Caring Americans have had enough, and we’ve took to the streets. Including my family. I can’t imagine the pain of having Elanor and Rhi taken away from me, or what it would feel like for them to be taken away from us by people who may not even speak the same language as they do. (Some children are pre-verbal, non-verbal from the trauma of familial separation, or speak indigenous languages and we don’t have the translators to get information from them.)

There were hundreds of marchers with hundreds of thousands of people. Some of the protests, like LA’s were on the order of three times the size of the biggest pink dots.

Rather than go to the much larger protests in San Francisco or San Jose, we elected to attend the Families Belong Together March in Mountain View. It is worth noting that Mountain View is in a liberal part of California, which in turn is a liberal state. This was Ravi, Elanor, and Rhiannon’s first protest. I cut my protesting teeth back in the Iraq War, George W Bush years.

We, with easily over a thousand other people, gathered together and marched on City Hall to show up and demand change.

You might be saying “But Trump already said he’d end the practice of separating families,” to which I’d say “A–you’re ridiculous if you think that he means that, B-they want to end the Flores rule, which says that children can only be detained for 20 days so that they can detain them indefinitely, and C–there’s no plan to reunify the families already split up.” I have yet to see anything credible to suggest that they actually have stopped, and that their definition of a family unit is specifically very small. They are looking for space to create more internment camps because this isn’t going away.

If I think that Trump doesn’t give a fuck about people demonstrating, and I don’t, then what was the point?

The point was teaching our children our values. You might take your kids to church, and that’s in part to pass on your values. In this case, I felt that taking my children to a protest and showing them that they are obligated to speak out for those who can’t speak out for themselves is passing on my values. It teaches them that there are limits to power. Trump may way Americans to bow and scrape for him the way North Koreans are deferential to Ki, but this isn’t North Korea and we have the freedom of speech. It is our obligation to call out those who are doing wrong. If we can’t agree that caging children is wrong, I have to question your humanity.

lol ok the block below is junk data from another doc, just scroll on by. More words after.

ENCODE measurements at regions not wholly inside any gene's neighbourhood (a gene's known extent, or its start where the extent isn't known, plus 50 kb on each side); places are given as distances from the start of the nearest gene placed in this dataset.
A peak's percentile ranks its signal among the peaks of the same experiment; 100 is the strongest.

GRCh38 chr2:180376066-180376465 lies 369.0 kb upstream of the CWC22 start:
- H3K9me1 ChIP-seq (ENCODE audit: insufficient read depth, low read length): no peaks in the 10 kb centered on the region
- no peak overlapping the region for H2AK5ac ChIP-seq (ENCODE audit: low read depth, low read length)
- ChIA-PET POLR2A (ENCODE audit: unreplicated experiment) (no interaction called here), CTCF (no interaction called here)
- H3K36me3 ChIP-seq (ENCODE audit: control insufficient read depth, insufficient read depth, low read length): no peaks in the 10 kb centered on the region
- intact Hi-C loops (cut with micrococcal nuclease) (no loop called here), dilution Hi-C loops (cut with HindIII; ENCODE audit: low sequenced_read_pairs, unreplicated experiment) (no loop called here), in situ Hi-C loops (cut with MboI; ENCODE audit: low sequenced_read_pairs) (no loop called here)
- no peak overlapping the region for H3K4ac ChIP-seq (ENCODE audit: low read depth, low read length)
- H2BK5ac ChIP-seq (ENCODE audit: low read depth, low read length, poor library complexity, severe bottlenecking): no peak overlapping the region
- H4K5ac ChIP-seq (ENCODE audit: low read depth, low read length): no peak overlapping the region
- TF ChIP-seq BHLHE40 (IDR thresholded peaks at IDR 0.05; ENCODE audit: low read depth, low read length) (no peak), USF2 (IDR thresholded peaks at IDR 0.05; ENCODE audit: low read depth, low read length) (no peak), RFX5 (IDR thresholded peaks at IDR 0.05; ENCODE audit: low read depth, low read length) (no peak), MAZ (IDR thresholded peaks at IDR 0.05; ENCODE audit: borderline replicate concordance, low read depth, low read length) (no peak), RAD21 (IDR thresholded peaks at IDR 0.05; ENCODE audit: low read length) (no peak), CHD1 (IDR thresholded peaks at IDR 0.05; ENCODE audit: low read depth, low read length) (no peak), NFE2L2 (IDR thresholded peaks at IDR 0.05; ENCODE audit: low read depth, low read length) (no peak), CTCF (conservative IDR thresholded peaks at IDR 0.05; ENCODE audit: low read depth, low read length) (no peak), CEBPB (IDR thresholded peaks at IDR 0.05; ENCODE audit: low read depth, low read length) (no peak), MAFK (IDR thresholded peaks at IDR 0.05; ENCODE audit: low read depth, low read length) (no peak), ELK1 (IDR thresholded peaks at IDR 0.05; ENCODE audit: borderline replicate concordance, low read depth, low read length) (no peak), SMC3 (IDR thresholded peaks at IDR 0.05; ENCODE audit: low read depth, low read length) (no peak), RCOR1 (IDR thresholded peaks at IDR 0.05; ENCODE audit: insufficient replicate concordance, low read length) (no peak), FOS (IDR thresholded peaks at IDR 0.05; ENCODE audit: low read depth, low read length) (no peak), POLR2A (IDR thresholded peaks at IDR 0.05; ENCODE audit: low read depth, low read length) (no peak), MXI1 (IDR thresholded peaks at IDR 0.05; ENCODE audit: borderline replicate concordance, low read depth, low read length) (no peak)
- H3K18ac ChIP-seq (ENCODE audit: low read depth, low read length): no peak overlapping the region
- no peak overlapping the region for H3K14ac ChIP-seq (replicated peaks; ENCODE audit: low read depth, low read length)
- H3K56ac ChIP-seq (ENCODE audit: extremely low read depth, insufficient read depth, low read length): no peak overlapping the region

The point is also to show the larger world that Americans aren’t standing idly by or cosigning this evil. We don’t condone the child abuse that is going on. We aren’t going to be good little Nazis and look the other way while Fascism is on the rise in America. We are going to speak out.

The point is calling out something that is wrong.

Oh, and toddlers are going to immigration court without caregivers, expected to represent themselves against the US government because non-citizens aren’t entitled to due process. Below is a 17 minute John Oliver segment about it–go to 5:13 to hear about children.

 

America was created by political dissidents. What is more American than dissent and protest?

This was their first protest, but this is the Trump presidency. I’m not naive enough to think this was their last.

Happy Fourth of July

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This entry was posted in Back to the US, Pictures, politics and tagged , , , . Bookmark the permalink.

One Response to Protesting

  1. Marcia says:

    Thank you!!